updated 1/5/2007 4:13:16 PM ET 2007-01-05T21:13:16

The number of novel drugs that won government approval last year remained flat at 18, further evidence of a decade-long stagnation in the quantities of new medicines reaching patients.

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The tally includes only those drugs that contain chemical ingredients never before sold in the United States. Among them are prescription drugs to treat diabetes and help smokers quit, and a new nonprescription sunscreen ingredient to better block the sun’s damaging rays.

Also on the 2006 list: four new vaccines, the most such approvals in any recent year, including shots to prevent shingles and cervical cancer, according to Washington Analysis, which released its count of FDA approvals this week. Four protein-based drugs also won approval.

The overall stagnation comes despite steady increases in drug industry spending on research and development, and amid much-touted efforts by the Food and Drug Administration to speed more drugs to market. So far, those efforts have failed to buck the general decline since 1996 in the numbers of drugs to receive FDA approval each year.

“My sense is that there really is a shortage of applications” from drug companies, said Ira Loss of Washington Analysis. “They are only inching along, pending the next big breakthrough.”

The Pharmaceutical Research and Manufacturers of America said there are more than 2,000 potential new drugs now in development, the most ever.

“The number of compounds that continue to go into clinical testing is increasing. While the current year’s number is a little bit low compared to what might be termed historical trends, our view is the research enterprise is still vibrant,” said the industry group’s Alan Goldhammer.

That implies the downward trend won’t hold, said Kenneth Kaitin, director of the Tufts Center for the Study of Drug Development.

“The industry is beginning to fill its clinical pipeline, which would suggest down the road, we will see a rebound in the total number of products reaching the marketplace,” Kaitin said. Such a recovery could take as long as seven years to reach patients, however.

Nor has the development of new drugs kept pace with increased research and development spending, according to a Government Accountability Office report issued in December. Between 1993 and 2004, R&D spending by drug companies grew 147 percent, to $39 billion, while the number of novel drug applications grew just 7 percent, the GAO found.

The drug industry faces problems translating research discoveries into new medicines, government auditors found. Companies also remain focused on churning out new blockbuster drugs that can rack up $1 billion or more a year in sales, to the detriment of the development of less lucrative but still innovative medicines, according to the report.

Drug development experts and others interviewed by the report’s authors said companies frequently halt development of drugs that could fall short of annual sales targets once approved and on the market.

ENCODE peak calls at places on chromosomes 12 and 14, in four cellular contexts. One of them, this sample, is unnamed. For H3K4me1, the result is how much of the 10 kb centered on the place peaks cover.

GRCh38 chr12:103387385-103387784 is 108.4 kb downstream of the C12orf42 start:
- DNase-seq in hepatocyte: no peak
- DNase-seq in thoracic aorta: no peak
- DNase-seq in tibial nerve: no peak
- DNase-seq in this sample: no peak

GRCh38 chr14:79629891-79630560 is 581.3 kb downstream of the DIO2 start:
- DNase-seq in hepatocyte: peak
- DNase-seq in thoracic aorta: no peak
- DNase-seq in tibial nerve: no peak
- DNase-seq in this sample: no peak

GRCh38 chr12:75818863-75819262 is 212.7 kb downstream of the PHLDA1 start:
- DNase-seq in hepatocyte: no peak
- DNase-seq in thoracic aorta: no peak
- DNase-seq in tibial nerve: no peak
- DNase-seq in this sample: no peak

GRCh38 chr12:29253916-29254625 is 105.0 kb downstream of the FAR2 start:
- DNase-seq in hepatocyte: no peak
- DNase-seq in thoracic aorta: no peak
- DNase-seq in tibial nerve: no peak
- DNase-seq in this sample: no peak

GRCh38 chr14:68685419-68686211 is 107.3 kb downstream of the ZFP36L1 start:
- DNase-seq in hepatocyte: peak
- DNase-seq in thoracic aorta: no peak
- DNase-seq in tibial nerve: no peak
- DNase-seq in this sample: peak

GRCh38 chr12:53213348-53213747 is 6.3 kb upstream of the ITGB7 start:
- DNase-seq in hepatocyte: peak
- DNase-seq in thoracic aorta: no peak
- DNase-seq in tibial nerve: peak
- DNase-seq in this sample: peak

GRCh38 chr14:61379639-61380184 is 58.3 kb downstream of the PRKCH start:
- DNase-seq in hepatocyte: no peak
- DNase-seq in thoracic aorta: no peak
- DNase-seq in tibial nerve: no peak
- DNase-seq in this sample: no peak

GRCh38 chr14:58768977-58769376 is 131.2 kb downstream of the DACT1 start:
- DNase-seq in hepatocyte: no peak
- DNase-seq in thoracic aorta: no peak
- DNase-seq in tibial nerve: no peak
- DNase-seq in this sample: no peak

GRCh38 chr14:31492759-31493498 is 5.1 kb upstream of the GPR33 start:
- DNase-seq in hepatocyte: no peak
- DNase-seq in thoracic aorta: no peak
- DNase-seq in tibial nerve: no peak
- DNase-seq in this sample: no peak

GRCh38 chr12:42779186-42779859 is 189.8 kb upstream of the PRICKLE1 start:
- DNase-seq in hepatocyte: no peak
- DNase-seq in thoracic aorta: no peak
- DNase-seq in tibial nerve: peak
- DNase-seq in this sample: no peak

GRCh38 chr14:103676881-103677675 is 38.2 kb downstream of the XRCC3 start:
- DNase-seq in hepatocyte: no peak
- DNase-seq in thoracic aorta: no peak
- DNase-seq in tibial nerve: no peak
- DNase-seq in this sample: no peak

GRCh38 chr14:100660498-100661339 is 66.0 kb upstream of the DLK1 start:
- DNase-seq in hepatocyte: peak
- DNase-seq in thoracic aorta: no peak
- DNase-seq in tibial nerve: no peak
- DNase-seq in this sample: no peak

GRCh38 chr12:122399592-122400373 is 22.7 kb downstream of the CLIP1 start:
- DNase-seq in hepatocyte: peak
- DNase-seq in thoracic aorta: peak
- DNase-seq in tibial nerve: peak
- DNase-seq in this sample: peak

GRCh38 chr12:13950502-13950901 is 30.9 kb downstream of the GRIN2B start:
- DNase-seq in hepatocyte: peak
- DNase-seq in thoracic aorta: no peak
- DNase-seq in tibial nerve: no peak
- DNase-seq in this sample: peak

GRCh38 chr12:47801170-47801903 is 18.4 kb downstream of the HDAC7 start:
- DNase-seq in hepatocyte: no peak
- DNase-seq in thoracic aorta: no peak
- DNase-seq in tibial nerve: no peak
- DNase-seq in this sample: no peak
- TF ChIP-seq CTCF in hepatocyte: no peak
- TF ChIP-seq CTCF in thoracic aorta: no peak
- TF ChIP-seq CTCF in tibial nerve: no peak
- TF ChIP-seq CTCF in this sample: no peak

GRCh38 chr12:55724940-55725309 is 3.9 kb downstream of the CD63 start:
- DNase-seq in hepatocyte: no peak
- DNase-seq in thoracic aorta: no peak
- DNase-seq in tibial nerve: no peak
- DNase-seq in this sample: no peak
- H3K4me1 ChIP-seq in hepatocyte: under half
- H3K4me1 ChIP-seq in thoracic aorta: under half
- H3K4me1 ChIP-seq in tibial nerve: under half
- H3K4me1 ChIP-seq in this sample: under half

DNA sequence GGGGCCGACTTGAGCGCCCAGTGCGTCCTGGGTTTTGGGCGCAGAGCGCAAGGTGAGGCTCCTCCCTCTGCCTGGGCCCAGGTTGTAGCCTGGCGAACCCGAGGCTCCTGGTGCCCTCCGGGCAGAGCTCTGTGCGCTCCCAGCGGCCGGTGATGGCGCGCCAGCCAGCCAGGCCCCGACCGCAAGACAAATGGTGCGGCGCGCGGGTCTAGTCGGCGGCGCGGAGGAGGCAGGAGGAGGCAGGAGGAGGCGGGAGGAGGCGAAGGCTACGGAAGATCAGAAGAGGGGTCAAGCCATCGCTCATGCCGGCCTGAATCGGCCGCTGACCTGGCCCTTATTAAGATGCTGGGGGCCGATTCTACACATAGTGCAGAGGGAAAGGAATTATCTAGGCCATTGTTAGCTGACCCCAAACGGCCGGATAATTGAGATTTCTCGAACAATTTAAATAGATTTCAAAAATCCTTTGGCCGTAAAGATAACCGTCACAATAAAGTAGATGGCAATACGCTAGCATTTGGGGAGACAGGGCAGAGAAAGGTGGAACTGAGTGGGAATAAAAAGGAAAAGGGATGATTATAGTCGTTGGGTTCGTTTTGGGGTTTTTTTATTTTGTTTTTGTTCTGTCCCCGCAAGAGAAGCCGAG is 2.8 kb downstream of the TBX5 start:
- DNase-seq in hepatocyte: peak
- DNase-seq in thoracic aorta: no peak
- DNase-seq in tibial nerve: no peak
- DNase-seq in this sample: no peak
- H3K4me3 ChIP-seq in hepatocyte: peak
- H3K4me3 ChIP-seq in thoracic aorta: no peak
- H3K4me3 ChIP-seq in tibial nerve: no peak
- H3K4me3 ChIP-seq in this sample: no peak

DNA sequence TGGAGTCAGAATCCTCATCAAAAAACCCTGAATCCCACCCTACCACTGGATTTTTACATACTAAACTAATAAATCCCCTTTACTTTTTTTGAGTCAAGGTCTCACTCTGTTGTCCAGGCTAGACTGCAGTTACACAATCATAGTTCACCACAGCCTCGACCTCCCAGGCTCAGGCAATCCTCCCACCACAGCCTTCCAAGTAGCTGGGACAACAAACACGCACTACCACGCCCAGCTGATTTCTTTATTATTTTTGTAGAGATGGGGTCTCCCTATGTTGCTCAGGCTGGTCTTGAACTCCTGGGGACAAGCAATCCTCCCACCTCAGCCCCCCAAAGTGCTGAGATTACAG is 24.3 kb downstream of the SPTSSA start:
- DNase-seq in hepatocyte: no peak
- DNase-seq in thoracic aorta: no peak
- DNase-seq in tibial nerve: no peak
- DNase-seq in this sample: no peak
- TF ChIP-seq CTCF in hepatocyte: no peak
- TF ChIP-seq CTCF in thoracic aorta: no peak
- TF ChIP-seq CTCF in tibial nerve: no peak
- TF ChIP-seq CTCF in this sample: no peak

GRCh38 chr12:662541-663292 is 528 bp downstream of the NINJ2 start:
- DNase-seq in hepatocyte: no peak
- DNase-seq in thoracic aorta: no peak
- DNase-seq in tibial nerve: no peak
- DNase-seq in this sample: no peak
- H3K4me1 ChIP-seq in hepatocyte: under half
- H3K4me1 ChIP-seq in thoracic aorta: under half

That strategy may fall by the wayside: Kaitin said last year’s ouster of Pfizer Inc.’s chief executive, Henry McKinnell, was in part a repudiation of the industry’s blockbuster-or-bust philosophy.

“What the investment community is saying is we want to see more diversity in your portfolio, more focus on niche products,” Kaitin said.

The industry as well has focused on so-called “me-too” drugs that are similar to other medicines already on the market, according to the GAO. While less risky to develop, they don’t provide the significant benefits that true breakthrough drugs can, according to the report.

An example cited by one expert is the final novel drug to win FDA approval in 2006: Johnson & Johnson’s paliperidone. Both the company and FDA touted the schizophrenia drug, also called Invega, as new. However, Invega is derived from another J&J drug, Risperdal. Risperdal breaks down in the body to form paliperidone.

That makes the drug neither a major breakthrough nor a totally new substance, said Dr. Grant Mitchell, chief of psychiatry at Northern Westchester Hospital in Mount Kisco, N.Y.

“To me, it appears to be a tweak — not an unwelcome tweak — but we’re not going to see any revolution in the treatment of schizophrenia because of this drug,” Mitchell said.

There should be some cause for optimism among drug makers, especially with the advent of new screening and other technologies that can reduce the number of drugs that fail late in development, according to the Tufts Center for the Study of Drug Development.

Those late-stage washouts can cost industry plenty. In December, Pfizer said it had halted development of its cholesterol treatment torcetrapib because of safety concerns. It had spent $800 million on the drug.

More outsourcing and greater coordination among international regulators also should help speed the development and reduce the costs of new drugs, according to a January report from the Tufts center.

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